July 19, 2022
By Courtney Wise
Good morning, MindSite News readers. In today’s edition, we look at magic mushroom therapy without the, well, magic. A spate of suicides among the Chicago police department spurs a call to do more for officers’ mental health. How to protect your privacy if you’re using mental health apps. Plus, another reason to set boundaries.
Psychedelic therapy without the trip?
Use of psilocybin, the psychoactive ingredient in so-called “magic” mushrooms, has been shown in clinical research to ease and in some cases virtually eliminate depression, anxiety and PTSD, even in people who haven’t responded to other medications. Now, scientists are searching for a way to harness the benefits of psilocybin – by producing molecules based on psychedelics that don’t induce a trip (that is, a hallucinogenic experience).
“There’s no definitive data for either you need a psychedelic experience or you don’t need a psychedelic experience,” Bryan Roth, a pharmacology professor at UNC-Chapel Hill, told the New York Times. “One can interpret the data either way, I think. What I say is, I would like to find out. And that’s what we’re trying to do.”
Doing so could vastly expand the number of people who could use a non-hallucinogenic drug based on a psychedelic and extend its use to people with schizophrenia, for whom a trip could trigger psychosis and who, as a result, are ineligible for psilocybin in its current form. It might also protect people from abuse by clinicians while in a hallucinogenic state, a risk that’s gaining increasing attention. The ultimate goal, said David Olson, an associate professor of chemistry, biochemistry and molecular medicine at UC-Davis, is to create a drug that alters the brain positively, in a long-lasting way – in effect, a mental health cure.
Chicago Police Department urged to do more to protect officers’ mental health
The Chicago Police Department is grappling with a spate of officer suicides, including three this month – and the department’s former wellness adviser says the city needs to step up. Alexa James, the chief executive of the National Alliance on Mental Illness Chicago, resigned her role as adviser last year, alarmed at the lack of support by the city for officers’ mental health. The understaffed department is canceling officers’ days off so often that they “feel like a number,” James told the Chicago Sun-Times.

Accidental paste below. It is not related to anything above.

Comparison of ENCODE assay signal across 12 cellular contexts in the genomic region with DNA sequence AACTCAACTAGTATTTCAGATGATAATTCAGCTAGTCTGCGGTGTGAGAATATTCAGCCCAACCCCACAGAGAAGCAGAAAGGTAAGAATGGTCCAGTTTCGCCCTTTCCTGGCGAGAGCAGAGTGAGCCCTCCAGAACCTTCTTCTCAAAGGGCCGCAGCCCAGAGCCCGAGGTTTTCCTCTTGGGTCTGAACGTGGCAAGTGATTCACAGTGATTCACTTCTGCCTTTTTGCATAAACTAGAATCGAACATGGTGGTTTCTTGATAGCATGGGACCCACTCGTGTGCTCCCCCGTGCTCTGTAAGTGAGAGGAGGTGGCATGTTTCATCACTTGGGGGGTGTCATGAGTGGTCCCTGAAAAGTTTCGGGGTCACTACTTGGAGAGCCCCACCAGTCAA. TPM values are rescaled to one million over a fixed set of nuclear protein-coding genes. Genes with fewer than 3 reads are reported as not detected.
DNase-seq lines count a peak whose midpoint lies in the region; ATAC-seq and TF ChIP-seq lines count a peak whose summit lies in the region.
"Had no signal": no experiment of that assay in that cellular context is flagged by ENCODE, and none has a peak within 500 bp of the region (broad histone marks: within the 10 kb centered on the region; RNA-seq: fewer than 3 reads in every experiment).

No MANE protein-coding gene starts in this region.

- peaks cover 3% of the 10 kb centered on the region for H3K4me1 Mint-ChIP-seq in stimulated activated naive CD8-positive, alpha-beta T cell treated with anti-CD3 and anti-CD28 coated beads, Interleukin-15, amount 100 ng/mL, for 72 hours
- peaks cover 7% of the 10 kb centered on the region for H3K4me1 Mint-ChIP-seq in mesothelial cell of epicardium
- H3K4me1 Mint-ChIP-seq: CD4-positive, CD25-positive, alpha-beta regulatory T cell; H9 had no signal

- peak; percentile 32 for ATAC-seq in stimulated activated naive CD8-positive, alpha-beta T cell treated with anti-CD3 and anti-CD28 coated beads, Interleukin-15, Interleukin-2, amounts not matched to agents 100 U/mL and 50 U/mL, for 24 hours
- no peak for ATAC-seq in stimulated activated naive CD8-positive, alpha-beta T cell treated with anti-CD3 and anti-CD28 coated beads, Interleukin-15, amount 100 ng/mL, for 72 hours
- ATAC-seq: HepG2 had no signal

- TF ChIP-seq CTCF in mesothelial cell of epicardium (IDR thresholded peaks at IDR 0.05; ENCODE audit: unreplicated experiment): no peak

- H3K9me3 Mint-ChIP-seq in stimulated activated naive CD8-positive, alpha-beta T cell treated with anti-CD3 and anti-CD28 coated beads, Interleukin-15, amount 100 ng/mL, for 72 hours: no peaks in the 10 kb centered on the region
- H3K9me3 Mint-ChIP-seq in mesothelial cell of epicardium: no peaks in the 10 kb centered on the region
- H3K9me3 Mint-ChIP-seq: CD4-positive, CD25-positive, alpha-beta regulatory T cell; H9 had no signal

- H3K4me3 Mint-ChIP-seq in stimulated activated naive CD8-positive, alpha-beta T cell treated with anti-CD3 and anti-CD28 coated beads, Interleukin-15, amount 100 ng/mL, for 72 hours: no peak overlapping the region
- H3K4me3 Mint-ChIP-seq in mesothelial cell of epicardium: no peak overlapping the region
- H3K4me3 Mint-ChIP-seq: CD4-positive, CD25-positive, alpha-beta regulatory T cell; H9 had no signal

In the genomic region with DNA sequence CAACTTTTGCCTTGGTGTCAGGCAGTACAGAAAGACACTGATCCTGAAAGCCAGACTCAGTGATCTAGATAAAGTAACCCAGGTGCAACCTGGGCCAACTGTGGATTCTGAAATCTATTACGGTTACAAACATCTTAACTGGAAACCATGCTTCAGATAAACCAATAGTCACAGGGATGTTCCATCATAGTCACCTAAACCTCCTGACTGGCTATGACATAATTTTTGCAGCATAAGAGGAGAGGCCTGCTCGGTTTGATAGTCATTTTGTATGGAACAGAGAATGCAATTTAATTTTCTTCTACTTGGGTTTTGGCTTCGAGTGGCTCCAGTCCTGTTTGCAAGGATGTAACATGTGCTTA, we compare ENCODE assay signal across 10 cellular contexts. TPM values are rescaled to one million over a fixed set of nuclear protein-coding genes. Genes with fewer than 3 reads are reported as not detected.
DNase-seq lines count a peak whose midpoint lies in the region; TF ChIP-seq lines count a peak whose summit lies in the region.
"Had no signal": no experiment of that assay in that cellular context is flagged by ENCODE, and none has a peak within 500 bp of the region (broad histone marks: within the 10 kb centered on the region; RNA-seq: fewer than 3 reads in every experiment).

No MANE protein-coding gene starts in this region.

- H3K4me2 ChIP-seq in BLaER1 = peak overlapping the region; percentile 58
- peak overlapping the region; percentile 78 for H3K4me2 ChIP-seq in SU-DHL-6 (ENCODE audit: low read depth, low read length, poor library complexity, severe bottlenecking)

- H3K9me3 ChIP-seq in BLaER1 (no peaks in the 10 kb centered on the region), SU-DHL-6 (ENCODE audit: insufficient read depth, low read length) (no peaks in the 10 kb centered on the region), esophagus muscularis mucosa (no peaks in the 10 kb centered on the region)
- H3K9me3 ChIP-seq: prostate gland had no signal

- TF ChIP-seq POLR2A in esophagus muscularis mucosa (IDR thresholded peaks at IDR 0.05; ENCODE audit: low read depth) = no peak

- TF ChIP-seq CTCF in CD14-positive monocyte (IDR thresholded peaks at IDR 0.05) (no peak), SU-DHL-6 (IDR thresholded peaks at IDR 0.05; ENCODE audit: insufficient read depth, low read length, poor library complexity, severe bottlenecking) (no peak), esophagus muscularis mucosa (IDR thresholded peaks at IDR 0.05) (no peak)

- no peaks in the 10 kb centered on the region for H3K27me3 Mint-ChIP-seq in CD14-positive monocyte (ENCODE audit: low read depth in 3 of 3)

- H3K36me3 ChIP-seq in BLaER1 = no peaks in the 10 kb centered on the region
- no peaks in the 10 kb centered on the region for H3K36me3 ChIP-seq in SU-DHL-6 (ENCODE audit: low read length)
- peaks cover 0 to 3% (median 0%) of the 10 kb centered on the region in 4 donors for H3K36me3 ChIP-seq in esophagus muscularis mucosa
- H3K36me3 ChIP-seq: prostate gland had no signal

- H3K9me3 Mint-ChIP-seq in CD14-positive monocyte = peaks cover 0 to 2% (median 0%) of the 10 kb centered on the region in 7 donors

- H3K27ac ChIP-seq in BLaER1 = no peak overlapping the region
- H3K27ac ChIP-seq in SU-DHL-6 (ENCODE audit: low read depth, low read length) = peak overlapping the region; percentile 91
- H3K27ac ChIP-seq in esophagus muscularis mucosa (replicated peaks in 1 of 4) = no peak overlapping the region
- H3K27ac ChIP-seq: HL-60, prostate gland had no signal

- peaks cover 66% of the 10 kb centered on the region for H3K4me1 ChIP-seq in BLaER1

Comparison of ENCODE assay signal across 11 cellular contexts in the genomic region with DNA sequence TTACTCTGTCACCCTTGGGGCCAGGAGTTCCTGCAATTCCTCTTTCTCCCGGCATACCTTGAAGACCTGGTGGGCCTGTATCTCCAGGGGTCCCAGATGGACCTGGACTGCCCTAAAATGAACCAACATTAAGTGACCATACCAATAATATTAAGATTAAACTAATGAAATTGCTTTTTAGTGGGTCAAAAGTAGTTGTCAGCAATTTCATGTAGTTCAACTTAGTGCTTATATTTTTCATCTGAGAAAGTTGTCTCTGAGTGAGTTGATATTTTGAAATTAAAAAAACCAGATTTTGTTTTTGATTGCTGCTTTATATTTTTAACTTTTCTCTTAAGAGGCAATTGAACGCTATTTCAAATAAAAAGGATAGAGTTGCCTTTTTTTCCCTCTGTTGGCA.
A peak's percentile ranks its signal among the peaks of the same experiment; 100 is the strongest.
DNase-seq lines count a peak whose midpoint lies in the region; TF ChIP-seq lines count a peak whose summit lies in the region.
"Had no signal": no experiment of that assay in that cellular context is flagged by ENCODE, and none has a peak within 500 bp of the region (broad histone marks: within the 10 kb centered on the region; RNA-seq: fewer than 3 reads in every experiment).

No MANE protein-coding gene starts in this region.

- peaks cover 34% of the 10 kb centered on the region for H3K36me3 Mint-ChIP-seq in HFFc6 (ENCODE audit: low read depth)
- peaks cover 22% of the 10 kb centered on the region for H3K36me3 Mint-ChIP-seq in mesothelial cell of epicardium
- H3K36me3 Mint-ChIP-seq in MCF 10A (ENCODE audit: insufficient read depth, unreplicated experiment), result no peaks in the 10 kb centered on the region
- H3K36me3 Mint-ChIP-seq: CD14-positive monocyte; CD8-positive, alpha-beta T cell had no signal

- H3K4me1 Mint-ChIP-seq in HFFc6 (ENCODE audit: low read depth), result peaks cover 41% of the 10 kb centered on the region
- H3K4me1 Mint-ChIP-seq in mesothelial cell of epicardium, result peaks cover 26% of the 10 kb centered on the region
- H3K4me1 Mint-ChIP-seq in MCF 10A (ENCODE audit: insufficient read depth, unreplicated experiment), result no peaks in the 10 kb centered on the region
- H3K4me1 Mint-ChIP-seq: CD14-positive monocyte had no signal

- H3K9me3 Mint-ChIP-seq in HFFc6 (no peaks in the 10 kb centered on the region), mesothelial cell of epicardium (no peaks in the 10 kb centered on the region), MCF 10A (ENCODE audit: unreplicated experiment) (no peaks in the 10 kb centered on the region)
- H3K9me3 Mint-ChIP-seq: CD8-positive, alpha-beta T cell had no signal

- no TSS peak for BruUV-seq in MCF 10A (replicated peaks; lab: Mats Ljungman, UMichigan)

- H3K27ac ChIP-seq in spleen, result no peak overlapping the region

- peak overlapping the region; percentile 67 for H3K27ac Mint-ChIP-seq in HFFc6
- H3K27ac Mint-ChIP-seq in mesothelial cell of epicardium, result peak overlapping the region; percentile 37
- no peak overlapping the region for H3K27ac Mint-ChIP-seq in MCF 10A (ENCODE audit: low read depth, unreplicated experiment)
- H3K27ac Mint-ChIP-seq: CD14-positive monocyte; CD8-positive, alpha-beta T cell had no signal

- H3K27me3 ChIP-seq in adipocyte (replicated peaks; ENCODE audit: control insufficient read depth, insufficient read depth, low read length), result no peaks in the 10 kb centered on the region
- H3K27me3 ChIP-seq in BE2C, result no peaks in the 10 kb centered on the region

“I think what’s happening is inhumane,” she said. James believes the city needs to enact a “comprehensive strategy” to allow officers at risk more guidance and support through counseling, in addition to paid time off from the job. “They really see these horrific, triggering events all the time,” she said. “With no opportunity to kind of debrief unless you’re forced to, it can become increasingly likely that you develop stress disorders, depression [and] anxiety.”
Last month, Chicago Mayor Lori Lightfood pushed back against the notion that canceled days off means officers are “‘being worked like mules’ — it’s just simply not correct.” But after the recent suicides, she tweeted: “Please know that we hear you & are working tirelessly to ease the mental & physical burden of our police officers.”
Use mental health apps? Here’s how to protect your private data
With online therapy exploding, millions of people are using mental health apps in a quest to ease their mental distress. As with every digital platform, users should know that engaging them puts their private data at potential risk. So, how can people protect their information from being scraped up and exploited? NPR has some tips:
1) Limit the app’s ability to track you in your phone’s privacy settings. Computer scientist Arvind Narayanan says it’s important to pay attention to the screens that pop up during this process. “Don’t simply tap the default option. When you try to restrict tracking, many apps will try to convince you that you’re missing out. These are generally misleading or deceptive claims.”
2) Always opt out of personalized ads and cross-app tracking. To turn off ads personalization in your Google account, click here. Turn off personalized ads on Apple devices, Androids, Facebook and Twitter by following these steps.
3) Don’t connect apps to any social media accounts or third-party tools, and do not authorize them to use or disclose your medical information. If you’ve done so already, you can revoke access in some apps by contacting customer service.
In other news…
Setting boundaries can help protect your energy and lead to improved mental health. Author and licensed therapist Nedra Glover Tawwab shared lots more on this episode of NPR’s Life Kit podcast. It’s a 19-minute listen.
WLUC-Marquette reports that Yoopers, or people who live in Michigan’s upper peninsula, are “less happy” than other people in the state, because of the lack of mental health resources in their largely rural community.
If you or someone you know is in crisis or experiencing suicidal thoughts, call the National Suicide Prevention Lifeline at 988. Or contact the Crisis Text Line by texting HOME to 741741. En Español: 1-888-628-9454; Deaf and Hard of Hearing: 1-800-799-4889. Services are free and available 24/7.
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The name “MindSite News” is used with the express permission of Mindsight Institute, an educational organization offering online learning and in-person workshops in the field of mental health and wellbeing. MindSite News and Mindsight Institute are separate, unaffiliated entities that are aligned in making science accessible and promoting mental health globally.